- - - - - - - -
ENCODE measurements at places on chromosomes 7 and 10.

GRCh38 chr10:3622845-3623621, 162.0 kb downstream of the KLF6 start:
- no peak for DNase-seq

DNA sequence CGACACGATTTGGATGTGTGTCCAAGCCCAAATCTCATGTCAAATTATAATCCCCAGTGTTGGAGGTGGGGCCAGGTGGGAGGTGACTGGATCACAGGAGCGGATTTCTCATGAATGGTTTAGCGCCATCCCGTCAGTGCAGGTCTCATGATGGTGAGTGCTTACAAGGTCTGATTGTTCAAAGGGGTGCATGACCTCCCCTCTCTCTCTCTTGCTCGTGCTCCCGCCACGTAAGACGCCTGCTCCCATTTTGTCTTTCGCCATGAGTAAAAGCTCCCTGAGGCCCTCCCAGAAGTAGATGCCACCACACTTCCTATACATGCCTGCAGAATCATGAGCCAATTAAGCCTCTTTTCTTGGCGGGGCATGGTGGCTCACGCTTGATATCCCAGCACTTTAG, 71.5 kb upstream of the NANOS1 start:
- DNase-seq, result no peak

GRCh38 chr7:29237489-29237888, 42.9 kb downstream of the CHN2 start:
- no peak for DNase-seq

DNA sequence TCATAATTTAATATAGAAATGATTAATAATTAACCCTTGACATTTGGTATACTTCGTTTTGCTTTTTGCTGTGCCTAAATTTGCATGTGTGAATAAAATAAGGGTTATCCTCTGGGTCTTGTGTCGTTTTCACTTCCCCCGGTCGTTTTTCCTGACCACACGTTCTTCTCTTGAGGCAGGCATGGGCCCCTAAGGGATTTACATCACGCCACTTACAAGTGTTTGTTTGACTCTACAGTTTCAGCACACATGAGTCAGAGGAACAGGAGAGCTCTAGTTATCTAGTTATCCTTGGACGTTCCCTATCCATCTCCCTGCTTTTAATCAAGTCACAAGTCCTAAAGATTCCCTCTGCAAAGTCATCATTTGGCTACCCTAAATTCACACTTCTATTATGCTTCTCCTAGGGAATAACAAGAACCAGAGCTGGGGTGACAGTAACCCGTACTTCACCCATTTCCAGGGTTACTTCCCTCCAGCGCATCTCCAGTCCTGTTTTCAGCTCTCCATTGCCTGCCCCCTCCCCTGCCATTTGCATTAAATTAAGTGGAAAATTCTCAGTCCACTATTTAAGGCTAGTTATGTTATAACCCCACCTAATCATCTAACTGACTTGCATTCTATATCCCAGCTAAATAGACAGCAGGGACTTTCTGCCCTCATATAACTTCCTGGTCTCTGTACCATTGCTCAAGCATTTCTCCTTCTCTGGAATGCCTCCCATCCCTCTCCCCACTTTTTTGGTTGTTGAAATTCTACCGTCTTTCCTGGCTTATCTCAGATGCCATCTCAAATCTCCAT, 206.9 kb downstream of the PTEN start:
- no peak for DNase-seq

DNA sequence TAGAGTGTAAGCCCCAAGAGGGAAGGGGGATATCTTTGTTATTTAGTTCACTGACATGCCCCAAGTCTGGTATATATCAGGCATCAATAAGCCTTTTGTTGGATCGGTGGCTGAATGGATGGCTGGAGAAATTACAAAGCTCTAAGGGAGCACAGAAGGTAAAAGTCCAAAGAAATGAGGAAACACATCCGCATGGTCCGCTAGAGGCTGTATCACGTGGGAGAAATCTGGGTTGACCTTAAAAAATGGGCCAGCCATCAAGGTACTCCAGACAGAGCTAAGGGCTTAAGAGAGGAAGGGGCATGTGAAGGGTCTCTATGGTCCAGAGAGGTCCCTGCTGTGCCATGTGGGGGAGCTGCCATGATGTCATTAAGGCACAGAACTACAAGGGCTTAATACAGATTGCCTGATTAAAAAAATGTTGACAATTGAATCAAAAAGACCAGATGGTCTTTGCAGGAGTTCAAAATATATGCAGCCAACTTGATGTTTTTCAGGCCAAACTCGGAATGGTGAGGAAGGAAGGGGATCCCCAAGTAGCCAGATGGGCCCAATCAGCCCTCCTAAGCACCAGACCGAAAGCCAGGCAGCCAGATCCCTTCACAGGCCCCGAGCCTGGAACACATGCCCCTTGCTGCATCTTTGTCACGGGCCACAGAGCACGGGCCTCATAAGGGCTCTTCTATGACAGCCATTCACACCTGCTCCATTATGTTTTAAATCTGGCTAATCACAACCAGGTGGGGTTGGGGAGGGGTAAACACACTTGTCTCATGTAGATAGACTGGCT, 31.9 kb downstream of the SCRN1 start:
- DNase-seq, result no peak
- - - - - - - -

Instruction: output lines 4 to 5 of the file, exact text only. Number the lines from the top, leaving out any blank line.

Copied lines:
DNA sequence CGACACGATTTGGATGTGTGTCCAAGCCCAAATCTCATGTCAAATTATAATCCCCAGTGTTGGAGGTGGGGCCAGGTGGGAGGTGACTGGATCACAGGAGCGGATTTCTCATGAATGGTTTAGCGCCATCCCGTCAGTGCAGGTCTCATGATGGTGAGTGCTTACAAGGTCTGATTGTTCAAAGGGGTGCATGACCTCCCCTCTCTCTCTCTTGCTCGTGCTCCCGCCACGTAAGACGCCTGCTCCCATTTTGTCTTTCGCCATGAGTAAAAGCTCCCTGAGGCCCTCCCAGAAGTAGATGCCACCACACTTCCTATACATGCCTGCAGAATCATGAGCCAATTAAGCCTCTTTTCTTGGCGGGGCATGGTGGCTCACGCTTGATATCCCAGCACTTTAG, 71.5 kb upstream of the NANOS1 start:
- DNase-seq, result no peak